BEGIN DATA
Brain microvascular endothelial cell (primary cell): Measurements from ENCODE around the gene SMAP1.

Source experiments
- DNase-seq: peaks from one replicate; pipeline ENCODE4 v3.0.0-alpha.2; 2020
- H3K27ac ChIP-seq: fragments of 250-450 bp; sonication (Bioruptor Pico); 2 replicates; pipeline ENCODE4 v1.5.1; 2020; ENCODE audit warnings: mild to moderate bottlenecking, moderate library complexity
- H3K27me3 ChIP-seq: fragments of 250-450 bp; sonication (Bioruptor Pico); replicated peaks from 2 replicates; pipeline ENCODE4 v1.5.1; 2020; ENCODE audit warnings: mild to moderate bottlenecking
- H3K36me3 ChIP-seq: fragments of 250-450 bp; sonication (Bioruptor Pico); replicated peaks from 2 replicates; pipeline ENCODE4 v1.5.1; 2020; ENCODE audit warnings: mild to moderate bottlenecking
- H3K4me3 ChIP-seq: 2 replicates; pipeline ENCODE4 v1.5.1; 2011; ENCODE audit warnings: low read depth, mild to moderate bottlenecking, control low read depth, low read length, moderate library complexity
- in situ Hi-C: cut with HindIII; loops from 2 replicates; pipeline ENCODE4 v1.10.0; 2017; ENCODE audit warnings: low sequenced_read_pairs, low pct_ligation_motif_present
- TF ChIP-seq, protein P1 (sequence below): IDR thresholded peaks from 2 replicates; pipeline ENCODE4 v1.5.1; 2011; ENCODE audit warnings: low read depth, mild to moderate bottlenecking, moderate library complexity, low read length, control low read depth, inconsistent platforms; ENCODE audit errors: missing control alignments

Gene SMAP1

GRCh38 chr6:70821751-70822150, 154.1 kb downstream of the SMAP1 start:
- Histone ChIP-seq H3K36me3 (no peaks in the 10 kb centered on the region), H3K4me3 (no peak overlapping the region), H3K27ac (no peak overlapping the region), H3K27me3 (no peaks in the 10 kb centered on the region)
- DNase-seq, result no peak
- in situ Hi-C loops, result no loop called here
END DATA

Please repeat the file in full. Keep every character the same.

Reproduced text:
Brain microvascular endothelial cell (primary cell): Measurements from ENCODE around the gene SMAP1.

Source experiments
- DNase-seq: peaks from one replicate; pipeline ENCODE4 v3.0.0-alpha.2; 2020
- H3K27ac ChIP-seq: fragments of 250-450 bp; sonication (Bioruptor Pico); 2 replicates; pipeline ENCODE4 v1.5.1; 2020; ENCODE audit warnings: mild to moderate bottlenecking, moderate library complexity
- H3K27me3 ChIP-seq: fragments of 250-450 bp; sonication (Bioruptor Pico); replicated peaks from 2 replicates; pipeline ENCODE4 v1.5.1; 2020; ENCODE audit warnings: mild to moderate bottlenecking
- H3K36me3 ChIP-seq: fragments of 250-450 bp; sonication (Bioruptor Pico); replicated peaks from 2 replicates; pipeline ENCODE4 v1.5.1; 2020; ENCODE audit warnings: mild to moderate bottlenecking
- H3K4me3 ChIP-seq: 2 replicates; pipeline ENCODE4 v1.5.1; 2011; ENCODE audit warnings: low read depth, mild to moderate bottlenecking, control low read depth, low read length, moderate library complexity
- in situ Hi-C: cut with HindIII; loops from 2 replicates; pipeline ENCODE4 v1.10.0; 2017; ENCODE audit warnings: low sequenced_read_pairs, low pct_ligation_motif_present
- TF ChIP-seq, protein P1 (sequence below): IDR thresholded peaks from 2 replicates; pipeline ENCODE4 v1.5.1; 2011; ENCODE audit warnings: low read depth, mild to moderate bottlenecking, moderate library complexity, low read length, control low read depth, inconsistent platforms; ENCODE audit errors: missing control alignments

Gene SMAP1

GRCh38 chr6:70821751-70822150, 154.1 kb downstream of the SMAP1 start:
- Histone ChIP-seq H3K36me3 (no peaks in the 10 kb centered on the region), H3K4me3 (no peak overlapping the region), H3K27ac (no peak overlapping the region), H3K27me3 (no peaks in the 10 kb centered on the region)
- DNase-seq, result no peak
- in situ Hi-C loops, result no loop called here